Bad Pharma, a new book by Ben Goldacre, looks into the research practices of big pharmacy. Apparently any negative information about new drugs is systematically suppressed even in the academic environment:
In 2010, researchers from Harvard and Toronto found all the trials looking at five major classes of drug…: were they positive, and were they funded by industry? They found more than 500 trials in total: 85% of the industry-funded studies were positive, but only 50% of the government-funded trials were. In 2007, researchers looked at every published trial that set out to explore the benefits of a statin….This study found 192 trials in total, either comparing one statin against another, or comparing a statin against a different kind of treatment. They found that industry-funded trials were 20 times more likely to give results favouring the test drug.
…In 2003, two [systematic reviews] were published. They took all the studies ever published that looked at whether industry funding is associated with pro-industry results, and both found that industry-funded trials were, overall, about four times more likely to report positive results….
In general, the results section of an academic paper is extensive: the raw numbers are given for each outcome, and for each possible causal factor, but not just as raw figures….In Fries and Krishnan (2004), this level of detail was unnecessary. The results section is a single, simple and – I like to imagine – fairly passive-aggressive sentence:
“The results from every randomised controlled trial (45 out of 45) favoured the drug of the sponsor.”
How does this happen? How do industry-sponsored trials almost always manage to get a positive result? Sometimes trials are flawed by design. You can compare your new drug with something you know to be rubbish – an existing drug at an inadequate dose, perhaps, or a placebo sugar pill that does almost nothing. You can choose your patients very carefully, so they are more likely to get better on your treatment. You can peek at the results halfway through, and stop your trial early if they look good. But after all these methodological quirks comes one very simple insult to the integrity of the data. Sometimes, drug companies conduct lots of trials, and when they see that the results are unflattering, they simply fail to publish them.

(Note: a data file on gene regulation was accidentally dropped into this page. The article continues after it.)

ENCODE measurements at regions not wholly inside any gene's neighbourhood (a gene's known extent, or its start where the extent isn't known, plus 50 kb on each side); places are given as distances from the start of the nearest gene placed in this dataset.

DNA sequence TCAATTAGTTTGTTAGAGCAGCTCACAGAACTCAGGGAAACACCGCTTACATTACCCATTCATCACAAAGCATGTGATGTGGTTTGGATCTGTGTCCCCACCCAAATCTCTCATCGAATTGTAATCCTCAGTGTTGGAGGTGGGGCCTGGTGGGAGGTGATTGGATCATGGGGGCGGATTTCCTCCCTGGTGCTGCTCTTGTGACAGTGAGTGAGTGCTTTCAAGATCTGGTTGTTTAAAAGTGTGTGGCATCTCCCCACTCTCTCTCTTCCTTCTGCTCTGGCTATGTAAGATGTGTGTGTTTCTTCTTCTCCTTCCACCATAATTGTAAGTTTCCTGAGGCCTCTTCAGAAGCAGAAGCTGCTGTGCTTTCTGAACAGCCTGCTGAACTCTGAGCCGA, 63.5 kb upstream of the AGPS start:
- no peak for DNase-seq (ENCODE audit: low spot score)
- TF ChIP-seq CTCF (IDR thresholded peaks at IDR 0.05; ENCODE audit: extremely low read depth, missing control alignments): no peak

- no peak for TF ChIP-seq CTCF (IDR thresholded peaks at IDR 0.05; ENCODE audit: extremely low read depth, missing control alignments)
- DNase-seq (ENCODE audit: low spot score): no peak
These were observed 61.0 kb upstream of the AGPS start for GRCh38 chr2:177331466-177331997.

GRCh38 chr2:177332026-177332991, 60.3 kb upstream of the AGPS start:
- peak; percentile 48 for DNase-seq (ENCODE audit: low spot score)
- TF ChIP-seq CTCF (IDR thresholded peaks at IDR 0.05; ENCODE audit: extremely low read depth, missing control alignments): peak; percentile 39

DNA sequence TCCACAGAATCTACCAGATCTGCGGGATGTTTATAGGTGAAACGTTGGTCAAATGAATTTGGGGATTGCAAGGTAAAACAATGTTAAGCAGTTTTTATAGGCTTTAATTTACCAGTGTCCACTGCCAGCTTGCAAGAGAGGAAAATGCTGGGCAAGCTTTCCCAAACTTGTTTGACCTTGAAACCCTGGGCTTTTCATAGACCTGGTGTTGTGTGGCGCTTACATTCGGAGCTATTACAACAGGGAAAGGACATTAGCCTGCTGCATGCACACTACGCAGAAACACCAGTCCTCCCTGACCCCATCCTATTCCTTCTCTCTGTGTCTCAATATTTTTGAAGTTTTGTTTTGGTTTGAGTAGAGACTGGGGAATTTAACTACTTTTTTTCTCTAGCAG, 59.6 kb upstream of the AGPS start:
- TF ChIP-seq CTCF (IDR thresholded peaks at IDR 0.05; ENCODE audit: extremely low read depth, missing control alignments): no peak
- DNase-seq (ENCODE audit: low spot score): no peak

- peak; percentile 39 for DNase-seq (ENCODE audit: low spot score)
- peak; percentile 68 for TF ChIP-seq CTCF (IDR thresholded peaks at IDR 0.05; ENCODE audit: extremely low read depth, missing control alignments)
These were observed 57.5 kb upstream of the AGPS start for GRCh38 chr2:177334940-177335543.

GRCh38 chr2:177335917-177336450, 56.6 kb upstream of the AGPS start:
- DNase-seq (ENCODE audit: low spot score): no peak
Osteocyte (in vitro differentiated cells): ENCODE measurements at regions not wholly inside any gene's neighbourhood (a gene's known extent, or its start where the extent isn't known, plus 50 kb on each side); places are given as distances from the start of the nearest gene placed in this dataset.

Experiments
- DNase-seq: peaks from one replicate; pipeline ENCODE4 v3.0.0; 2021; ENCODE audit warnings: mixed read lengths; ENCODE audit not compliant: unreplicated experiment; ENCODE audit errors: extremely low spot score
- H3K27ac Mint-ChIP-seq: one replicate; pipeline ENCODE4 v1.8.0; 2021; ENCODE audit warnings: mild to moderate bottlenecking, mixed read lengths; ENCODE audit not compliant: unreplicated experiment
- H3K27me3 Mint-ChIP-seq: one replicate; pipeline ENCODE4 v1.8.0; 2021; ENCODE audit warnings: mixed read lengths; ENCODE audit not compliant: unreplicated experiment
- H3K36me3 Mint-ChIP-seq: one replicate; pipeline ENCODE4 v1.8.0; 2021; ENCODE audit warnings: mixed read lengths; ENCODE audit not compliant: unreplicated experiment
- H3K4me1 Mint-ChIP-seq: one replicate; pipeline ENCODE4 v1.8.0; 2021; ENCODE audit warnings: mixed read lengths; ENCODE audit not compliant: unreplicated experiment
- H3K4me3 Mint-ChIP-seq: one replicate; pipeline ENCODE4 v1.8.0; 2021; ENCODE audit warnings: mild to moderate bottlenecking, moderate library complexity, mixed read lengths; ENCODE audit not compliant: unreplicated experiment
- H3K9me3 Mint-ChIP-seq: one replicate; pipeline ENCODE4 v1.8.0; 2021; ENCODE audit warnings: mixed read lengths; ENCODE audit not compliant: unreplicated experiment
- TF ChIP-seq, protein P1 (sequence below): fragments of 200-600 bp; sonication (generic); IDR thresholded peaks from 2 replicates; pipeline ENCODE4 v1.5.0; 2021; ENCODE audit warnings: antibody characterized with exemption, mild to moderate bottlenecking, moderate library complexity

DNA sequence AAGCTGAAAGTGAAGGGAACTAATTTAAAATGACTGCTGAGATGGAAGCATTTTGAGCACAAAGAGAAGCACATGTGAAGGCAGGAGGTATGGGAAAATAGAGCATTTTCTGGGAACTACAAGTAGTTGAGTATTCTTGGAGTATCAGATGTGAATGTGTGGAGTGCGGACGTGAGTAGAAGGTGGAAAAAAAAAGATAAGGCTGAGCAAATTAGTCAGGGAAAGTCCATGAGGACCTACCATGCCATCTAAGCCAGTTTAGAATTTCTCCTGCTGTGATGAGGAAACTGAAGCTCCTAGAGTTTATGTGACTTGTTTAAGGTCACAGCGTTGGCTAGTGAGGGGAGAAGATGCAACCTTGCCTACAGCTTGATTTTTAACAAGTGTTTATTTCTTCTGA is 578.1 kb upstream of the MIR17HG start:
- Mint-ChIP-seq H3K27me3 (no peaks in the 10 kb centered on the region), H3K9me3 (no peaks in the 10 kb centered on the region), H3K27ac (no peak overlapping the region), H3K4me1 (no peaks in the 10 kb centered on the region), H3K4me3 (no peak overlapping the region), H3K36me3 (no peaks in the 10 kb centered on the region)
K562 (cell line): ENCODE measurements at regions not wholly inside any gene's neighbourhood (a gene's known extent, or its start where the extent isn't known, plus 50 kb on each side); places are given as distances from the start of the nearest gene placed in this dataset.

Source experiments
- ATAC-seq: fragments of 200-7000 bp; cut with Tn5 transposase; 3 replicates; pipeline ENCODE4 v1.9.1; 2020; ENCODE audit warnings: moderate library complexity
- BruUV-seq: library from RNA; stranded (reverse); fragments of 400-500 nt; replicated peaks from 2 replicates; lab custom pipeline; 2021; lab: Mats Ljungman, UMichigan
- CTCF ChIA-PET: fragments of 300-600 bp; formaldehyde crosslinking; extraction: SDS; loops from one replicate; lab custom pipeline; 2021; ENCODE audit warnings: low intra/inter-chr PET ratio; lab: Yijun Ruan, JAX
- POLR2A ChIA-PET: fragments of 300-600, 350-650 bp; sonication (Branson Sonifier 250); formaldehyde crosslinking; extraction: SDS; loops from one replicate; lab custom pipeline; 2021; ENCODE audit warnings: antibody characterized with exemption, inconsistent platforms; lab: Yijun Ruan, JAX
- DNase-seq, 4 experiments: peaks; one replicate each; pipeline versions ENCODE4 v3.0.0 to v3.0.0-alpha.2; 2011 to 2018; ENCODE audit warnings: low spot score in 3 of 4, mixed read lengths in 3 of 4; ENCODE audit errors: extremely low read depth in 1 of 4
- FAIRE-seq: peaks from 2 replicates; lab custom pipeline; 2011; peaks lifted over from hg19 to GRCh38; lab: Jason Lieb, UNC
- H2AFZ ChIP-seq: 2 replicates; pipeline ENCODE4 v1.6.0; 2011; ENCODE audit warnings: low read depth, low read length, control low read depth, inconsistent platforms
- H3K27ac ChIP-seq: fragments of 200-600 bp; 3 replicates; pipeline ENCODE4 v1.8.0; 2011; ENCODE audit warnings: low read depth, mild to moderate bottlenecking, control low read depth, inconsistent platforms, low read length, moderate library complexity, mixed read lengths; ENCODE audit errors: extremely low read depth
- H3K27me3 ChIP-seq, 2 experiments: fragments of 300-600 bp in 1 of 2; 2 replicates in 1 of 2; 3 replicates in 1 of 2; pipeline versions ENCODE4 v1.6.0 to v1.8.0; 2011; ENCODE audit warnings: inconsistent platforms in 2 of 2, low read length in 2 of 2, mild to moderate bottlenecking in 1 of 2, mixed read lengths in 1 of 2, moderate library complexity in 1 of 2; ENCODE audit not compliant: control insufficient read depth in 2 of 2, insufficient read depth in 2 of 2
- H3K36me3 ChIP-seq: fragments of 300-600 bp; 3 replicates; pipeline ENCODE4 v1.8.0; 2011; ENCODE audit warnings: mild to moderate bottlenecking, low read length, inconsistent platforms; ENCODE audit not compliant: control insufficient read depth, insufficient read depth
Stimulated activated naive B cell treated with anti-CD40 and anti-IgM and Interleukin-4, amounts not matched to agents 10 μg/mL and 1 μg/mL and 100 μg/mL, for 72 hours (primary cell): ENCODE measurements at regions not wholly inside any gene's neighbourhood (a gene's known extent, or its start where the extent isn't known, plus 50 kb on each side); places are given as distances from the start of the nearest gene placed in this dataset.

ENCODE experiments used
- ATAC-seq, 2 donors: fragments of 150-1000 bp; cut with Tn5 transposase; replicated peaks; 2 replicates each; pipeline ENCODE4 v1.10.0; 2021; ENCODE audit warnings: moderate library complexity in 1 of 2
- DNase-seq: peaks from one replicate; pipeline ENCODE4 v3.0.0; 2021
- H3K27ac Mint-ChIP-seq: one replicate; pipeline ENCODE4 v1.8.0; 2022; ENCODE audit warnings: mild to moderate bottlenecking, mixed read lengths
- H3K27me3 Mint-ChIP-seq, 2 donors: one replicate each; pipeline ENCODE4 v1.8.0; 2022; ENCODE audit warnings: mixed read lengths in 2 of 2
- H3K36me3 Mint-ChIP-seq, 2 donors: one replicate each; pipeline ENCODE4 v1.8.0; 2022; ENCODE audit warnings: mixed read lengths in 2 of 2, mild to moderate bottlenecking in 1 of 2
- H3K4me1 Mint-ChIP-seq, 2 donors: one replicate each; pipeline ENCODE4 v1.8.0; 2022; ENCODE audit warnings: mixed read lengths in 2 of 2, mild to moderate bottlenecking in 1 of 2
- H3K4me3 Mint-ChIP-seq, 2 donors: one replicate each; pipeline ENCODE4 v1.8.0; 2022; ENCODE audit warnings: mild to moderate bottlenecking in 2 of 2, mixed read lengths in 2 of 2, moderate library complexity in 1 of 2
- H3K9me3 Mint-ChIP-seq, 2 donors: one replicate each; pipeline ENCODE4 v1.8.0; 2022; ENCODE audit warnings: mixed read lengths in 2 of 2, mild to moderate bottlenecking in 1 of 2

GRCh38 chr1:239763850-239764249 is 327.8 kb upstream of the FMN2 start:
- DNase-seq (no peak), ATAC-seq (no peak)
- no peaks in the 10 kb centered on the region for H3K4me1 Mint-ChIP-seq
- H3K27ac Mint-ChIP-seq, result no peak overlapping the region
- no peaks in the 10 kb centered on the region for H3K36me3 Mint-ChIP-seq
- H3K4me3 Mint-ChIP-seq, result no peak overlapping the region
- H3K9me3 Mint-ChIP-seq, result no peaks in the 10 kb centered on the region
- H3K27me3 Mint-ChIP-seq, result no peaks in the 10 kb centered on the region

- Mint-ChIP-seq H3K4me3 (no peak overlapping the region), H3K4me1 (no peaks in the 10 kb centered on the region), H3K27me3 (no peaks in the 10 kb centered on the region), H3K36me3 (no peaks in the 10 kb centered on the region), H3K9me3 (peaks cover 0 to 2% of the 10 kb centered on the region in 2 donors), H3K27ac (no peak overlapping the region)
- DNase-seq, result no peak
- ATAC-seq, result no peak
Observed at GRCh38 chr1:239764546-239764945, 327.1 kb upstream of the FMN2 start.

Still feeling confident about your industry sponsored cell phone radiation tests?
Here’s what happens if someone speaks up about negative results:
Rosiglitazone was first marketed in 1999. In that first year, Dr John Buse from the University of North Carolina discussed an increased risk of heart problems at a pair of academic meetings. The drug’s manufacturer, GSK, made direct contact in an attempt to silence him, then moved on to his head of department. Buse felt pressured to sign various legal documents….
In 2003 the Uppsala drug monitoring group of the World Health Organisation contacted GSK about an unusually large number of spontaneous reports associating rosiglitazone with heart problems. GSK conducted two internal meta-analyses of its own data on this, in 2005 and 2006. These showed that the risk was real, but although both GSK and the FDA had these results, neither made any public statement about them, and they were not published until 2008.